Article by Andrew Sleptiza, Division Manager San Francisco.
There seems to be a lack of candidates and hiring managers these days looking to go contract-to-perm, and as recruiters we sit here and wonder WHY? A contract to perm position is where employers would like to bring on a full-time employee but don’t want to commit to a permanent hire right up front. In most cases, a contract-to-perm employee will work on a specific project for a few months in hope that their role will be converted into full-time.
For an employee, working a contract-to-perm job benefits you in three ways: resume, money, and the job itself.
Enterprise companies are constantly looking for contractors to work on their various projects. Names like IBM, Microsoft, and Apple don’t look too bad on a resume, now do they? Not only that, but because the contract phase of the job only lasts three to four months, if you aren’t onboarded, having the option to leave can open up the opportunity to work for larger companies.
Another reason why we stress contract-to-perm is because what could be better than making money while actively looking for another job? If for some reason you don’t like the job, you don’t have to accept the offer to be converted to full-time at the end of the contract. It’s okay to keep your options open. Contract-to-perm jobs also have a higher hourly rate than salary positions when broken down. It’s the best of both worlds!
Contract-to-perm positions have some of the fastest onboarding processes we see. These companies are looking to get the job done as fast as possible. The interview process tends to be easier as well – “Can you do the job? Yes? Great!” In most cases, you also have the ability to be flexible with your hours. As long as the work is getting done, and you’re committing the appropriate amount of hours each week, your employer will be happy. Remember, the bottom line of these positions is to complete a project.
This ‘trial’ period is mutually beneficial for the employee and the employer. That's right, there are benefits for the employer, too. With contract-to-perm positions, employers win in terms of hiring process, the job itself, and the future.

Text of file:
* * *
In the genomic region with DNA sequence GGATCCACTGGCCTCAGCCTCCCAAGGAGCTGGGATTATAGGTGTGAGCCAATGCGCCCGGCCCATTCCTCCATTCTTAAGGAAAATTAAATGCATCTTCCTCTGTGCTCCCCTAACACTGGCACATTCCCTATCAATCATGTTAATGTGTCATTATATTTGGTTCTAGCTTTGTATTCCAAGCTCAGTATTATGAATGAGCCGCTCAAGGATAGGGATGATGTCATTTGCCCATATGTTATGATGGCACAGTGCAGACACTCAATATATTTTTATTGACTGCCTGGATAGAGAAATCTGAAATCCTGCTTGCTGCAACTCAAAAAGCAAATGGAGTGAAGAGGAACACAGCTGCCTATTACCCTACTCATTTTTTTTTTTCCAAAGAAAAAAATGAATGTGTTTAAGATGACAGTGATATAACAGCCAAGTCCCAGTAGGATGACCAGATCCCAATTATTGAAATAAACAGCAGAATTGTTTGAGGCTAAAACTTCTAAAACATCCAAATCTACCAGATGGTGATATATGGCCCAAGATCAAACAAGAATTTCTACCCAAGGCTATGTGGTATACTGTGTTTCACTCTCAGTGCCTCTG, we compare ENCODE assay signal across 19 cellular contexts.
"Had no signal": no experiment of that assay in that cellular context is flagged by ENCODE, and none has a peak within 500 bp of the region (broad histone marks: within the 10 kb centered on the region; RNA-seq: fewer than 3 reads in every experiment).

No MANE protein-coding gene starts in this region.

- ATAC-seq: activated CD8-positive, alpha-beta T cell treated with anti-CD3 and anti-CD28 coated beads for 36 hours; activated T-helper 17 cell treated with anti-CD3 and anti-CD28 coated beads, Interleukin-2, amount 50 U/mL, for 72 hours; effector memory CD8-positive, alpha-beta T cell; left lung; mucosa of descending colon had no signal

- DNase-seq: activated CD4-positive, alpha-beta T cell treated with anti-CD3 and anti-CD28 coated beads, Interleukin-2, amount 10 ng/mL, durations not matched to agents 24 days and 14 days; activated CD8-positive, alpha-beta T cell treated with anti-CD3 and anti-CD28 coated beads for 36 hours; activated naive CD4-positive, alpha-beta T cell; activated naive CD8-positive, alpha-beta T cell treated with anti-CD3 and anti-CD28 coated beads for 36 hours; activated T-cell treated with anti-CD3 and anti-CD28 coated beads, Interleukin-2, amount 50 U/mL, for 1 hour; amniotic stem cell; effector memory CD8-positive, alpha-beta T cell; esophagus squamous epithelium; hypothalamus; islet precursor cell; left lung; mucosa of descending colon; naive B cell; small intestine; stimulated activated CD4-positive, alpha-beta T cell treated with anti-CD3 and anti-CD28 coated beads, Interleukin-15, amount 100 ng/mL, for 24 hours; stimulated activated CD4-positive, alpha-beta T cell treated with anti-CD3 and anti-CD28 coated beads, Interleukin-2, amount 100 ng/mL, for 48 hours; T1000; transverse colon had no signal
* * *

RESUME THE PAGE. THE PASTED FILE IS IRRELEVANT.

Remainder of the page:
Like we said before, the onboarding for contract-to perm-positions is typically pretty quick and painless. When looking for contractors, you’re looking to fill an urgent need and thus don’t have to sift through as many resumes and worry about the right ‘culture’ fit.
Being that contract-to-perm positions are more like ‘trial’ periods, if you find the candidate isn’t a good fit, you are not committed to taking them on full-time. The arrangement lets you weigh their skills vs. how they are as an employee without having to commit right away. As recruiters, that fact alone trumps any argument about not hiring contract-to-perm. It’s like test driving a car before you buy it. Sure, it may look nice, but how well does it actually perform?
There are two scenarios that can happen with a contract-to-perm employee that can affect your future, both for the better. Say the hire is great and gets the project done but for whatever reason, doesn’t take/get offered to be put on full-time. That candidate will always be someone you can add to your network. If ever there was a time in the future when you need a project done, you know that you can call that person to get it done. On the other hand, if you flip the employee into full-time, you already know what you’re getting. The employee has already proven themselves as an asset and is a great cultural fit.
If you haven’t thought about hiring contract-to-perm or accepting that sort of position, we definitely suggest giving it a shot because it can open up a whole new avenue of potential opportunities.